A number of preconceived ideas potentially spring to mind when you hear the words ‘Roma’ or ‘Romani’. Many associate ‘Roma’ with a prejudiced narrative about antisocial gypsies who leach off social services. Others mistakenly think that Roma is simply an abbreviated way of speaking about Romanian people.
‘Roma’ in fact means neither of these things. Instead, the Roma are a distinct ethnic group who have descended from Northern India and live all over the world. Famous figures of Romani origin include Elvis Presley, Charlie Chaplin and Pablo Picasso. The Gipsy Kings are the most notable Romani celebrities that have gained recognition over the past few decades.
Despite a rich and fascinating culture, Romani people are also one of the most sidelined and misunderstood ethnic minorities both globally and in the UK. It is deeply entrenched within the Roma culture to be itinerant, and so Romani people live dispersed all over the world.
Many have settled in Europe, mainly Eastern Europe, and it is also estimated that between 50,000-100,000 Romani people are currently living in the UK. The Roma maintain their own international flag and sense of identity but they are a disbanded civilisation without their own country. Because of this, they have historically been subject to shocking mistreatment across the globe.
In the Second World War, the Roma were targeted by Nazi Germany and tens of thousands of them were killed in concentration camps. However, only as late as 1979 was it formally acknowledged that they were even racially victimised during the Holocaust.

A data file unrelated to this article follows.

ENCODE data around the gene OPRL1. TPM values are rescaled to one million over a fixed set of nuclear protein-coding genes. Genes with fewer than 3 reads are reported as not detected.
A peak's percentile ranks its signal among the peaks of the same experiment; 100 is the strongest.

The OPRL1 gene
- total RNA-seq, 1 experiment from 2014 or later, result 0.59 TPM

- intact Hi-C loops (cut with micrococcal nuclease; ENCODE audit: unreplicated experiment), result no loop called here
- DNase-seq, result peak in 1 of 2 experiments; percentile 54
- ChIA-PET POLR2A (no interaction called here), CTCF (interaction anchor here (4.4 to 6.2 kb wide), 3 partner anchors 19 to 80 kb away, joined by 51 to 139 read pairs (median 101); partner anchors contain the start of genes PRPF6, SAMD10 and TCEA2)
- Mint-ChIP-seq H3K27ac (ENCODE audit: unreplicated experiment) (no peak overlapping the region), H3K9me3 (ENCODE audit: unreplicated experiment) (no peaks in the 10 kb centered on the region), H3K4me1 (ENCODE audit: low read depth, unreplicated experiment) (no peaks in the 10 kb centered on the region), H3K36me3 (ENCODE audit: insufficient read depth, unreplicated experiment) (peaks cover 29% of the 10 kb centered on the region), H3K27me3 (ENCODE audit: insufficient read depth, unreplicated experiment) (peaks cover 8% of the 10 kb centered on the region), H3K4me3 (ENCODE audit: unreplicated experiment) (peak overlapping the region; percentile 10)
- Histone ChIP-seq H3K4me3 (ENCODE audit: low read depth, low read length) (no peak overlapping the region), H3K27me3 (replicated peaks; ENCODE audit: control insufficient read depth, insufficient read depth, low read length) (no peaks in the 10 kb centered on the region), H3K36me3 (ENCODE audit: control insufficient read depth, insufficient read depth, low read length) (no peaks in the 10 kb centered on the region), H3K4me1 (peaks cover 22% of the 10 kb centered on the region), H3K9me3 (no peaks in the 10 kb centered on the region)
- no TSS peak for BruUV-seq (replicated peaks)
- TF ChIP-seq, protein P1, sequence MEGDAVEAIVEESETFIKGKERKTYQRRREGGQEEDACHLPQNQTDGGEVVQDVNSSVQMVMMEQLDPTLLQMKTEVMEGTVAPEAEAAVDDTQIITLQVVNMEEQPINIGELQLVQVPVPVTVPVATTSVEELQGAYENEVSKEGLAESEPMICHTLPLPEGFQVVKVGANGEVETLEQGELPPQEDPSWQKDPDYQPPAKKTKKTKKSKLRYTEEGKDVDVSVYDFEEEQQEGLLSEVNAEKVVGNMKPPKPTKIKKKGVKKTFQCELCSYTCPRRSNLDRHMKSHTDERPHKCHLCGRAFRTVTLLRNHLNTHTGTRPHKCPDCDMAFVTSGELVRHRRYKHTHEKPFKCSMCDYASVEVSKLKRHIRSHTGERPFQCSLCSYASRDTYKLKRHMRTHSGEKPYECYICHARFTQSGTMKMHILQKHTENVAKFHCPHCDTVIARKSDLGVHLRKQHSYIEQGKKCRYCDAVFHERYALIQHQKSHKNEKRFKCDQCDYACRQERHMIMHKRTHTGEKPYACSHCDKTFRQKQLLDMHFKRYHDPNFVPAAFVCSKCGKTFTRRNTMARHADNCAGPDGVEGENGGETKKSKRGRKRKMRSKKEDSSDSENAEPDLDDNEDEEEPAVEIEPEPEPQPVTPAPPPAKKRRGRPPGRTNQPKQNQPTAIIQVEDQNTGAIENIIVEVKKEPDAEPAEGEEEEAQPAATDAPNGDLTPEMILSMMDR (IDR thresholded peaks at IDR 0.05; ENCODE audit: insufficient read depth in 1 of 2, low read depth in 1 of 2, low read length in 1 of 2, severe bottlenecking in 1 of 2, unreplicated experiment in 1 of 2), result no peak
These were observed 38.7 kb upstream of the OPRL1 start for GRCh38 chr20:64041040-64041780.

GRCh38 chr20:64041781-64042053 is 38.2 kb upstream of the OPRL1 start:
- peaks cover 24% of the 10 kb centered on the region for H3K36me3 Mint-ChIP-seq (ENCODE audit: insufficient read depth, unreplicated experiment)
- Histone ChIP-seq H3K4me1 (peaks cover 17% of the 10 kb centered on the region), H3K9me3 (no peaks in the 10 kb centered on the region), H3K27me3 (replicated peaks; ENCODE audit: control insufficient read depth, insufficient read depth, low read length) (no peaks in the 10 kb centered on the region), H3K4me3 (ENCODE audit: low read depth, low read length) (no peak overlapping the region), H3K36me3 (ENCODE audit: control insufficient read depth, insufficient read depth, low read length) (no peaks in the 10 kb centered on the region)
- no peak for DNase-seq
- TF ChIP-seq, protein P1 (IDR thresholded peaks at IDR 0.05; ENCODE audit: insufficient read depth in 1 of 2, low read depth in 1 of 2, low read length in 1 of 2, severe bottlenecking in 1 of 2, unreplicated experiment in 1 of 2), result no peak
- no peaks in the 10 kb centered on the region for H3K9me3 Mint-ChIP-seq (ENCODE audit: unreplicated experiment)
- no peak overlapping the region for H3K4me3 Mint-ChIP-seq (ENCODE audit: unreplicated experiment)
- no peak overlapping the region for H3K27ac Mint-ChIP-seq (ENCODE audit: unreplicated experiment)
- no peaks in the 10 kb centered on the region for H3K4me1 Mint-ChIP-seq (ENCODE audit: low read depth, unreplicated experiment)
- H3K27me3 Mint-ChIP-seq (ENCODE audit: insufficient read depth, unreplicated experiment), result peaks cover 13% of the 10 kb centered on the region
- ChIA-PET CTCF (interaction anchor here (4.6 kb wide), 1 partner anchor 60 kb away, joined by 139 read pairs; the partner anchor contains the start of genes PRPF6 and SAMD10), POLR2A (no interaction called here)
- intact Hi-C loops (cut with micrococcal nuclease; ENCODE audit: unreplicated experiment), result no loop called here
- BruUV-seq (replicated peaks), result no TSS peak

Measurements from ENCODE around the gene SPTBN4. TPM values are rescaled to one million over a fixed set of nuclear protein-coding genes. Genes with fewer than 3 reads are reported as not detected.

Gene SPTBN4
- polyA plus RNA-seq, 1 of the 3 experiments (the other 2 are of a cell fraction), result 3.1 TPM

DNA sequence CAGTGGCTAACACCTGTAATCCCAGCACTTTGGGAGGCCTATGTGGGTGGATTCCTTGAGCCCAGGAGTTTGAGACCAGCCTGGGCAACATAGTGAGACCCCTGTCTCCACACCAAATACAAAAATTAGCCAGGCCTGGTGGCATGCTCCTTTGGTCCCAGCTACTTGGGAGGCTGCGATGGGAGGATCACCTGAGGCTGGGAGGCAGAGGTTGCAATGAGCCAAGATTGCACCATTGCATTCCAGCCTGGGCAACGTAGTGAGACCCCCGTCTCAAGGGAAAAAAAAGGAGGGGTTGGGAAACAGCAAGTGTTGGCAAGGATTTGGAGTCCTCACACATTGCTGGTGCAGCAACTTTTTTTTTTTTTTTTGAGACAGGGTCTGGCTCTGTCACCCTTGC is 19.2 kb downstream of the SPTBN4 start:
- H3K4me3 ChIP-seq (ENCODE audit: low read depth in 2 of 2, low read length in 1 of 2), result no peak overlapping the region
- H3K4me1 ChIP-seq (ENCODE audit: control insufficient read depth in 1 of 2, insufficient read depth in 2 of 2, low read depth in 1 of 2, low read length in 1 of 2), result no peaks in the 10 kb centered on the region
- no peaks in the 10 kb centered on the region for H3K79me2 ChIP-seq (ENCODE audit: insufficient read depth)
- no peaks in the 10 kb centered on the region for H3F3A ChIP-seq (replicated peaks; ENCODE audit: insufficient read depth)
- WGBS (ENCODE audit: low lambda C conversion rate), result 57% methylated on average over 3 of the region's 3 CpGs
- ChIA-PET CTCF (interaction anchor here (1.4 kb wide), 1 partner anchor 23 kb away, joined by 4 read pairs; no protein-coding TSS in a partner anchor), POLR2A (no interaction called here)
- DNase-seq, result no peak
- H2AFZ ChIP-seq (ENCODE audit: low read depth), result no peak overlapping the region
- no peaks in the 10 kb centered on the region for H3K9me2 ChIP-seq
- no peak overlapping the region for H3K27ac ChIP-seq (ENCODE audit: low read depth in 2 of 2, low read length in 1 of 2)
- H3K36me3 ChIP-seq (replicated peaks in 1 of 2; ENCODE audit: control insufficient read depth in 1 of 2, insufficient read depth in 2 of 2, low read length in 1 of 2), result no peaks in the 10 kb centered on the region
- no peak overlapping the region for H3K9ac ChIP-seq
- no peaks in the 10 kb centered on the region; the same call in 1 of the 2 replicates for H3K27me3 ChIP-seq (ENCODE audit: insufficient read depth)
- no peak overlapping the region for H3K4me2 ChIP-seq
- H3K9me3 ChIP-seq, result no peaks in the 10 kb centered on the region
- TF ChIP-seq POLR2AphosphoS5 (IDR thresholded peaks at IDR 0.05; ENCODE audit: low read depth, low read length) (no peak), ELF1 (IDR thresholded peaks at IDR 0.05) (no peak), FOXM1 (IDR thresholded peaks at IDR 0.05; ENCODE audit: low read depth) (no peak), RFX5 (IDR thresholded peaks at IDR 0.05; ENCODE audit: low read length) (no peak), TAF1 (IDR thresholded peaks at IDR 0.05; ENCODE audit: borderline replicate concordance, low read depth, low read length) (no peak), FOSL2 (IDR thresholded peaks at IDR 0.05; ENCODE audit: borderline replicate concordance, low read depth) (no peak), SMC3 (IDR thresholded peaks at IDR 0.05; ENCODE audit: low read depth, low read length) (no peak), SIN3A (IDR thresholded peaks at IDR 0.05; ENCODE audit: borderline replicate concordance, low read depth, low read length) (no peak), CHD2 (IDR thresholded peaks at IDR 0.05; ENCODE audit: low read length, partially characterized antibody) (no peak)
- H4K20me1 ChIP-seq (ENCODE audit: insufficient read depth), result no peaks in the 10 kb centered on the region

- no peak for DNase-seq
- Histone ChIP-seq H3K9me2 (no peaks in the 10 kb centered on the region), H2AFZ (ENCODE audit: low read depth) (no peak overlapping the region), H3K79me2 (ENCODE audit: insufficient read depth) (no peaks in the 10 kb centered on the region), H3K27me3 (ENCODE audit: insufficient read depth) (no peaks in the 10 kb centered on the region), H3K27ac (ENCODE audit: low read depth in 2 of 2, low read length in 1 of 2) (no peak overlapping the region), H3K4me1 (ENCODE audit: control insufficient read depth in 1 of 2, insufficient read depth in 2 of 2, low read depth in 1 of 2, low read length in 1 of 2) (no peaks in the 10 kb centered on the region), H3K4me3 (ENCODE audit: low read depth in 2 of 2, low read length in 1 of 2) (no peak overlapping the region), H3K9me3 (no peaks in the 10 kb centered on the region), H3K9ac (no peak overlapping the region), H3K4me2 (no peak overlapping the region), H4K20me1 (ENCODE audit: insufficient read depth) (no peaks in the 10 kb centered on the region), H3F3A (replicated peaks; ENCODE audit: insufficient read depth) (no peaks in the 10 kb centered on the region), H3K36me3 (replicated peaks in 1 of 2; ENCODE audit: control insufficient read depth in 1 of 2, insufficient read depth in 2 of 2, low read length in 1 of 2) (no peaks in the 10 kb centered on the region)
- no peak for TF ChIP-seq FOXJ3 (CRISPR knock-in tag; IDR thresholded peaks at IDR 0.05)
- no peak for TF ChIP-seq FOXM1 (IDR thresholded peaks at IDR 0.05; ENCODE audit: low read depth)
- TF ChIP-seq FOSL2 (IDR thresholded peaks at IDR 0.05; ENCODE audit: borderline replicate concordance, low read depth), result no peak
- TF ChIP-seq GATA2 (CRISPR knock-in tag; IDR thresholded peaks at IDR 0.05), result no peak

A recent documentary that aired on BBC three showed how increasing hostility towards the Roma in Hungary has led to many Romani children unjustly being taken away from their mothers by social services. These children are then placed in shoddy state-run care homes where they are exposed to drugs, violence and sexual abuse.
The World Health Organisation has found that the life expectancy of those living in Roma communities tends to be 10-15 years less then the average. The abhorrent prejudice and derogatory treatment of the Roma is rife, yet it’s something that rarely gets recognised or resolved.
Last year I did a two-week work experience at the Big Issue offices in Bristol, where over 40% of the magazine vendors are Romani. For those of you who have ambled past a Big Issue vendor before without really understanding the scheme, it’s a simple way to help vulnerable and side lined people within the UK get back into employment.
Vendors pay £1.25 for each magazine, which they then sell on the streets for £2.50, therefore making a £1.25 profit on each magazine they sell. This gives vulnerable people an entry-level employment opportunity so they can earn their own wage and avoid begging on the streets. The vendors themselves are not just the homeless, but people in various positions of vulnerability. They may be living in temporary accommodation, in danger of losing a home or they might be in a financial crisis. Roma people often end up working as vendors for the Big Issue due to lack of employment opportunities and language difficulties.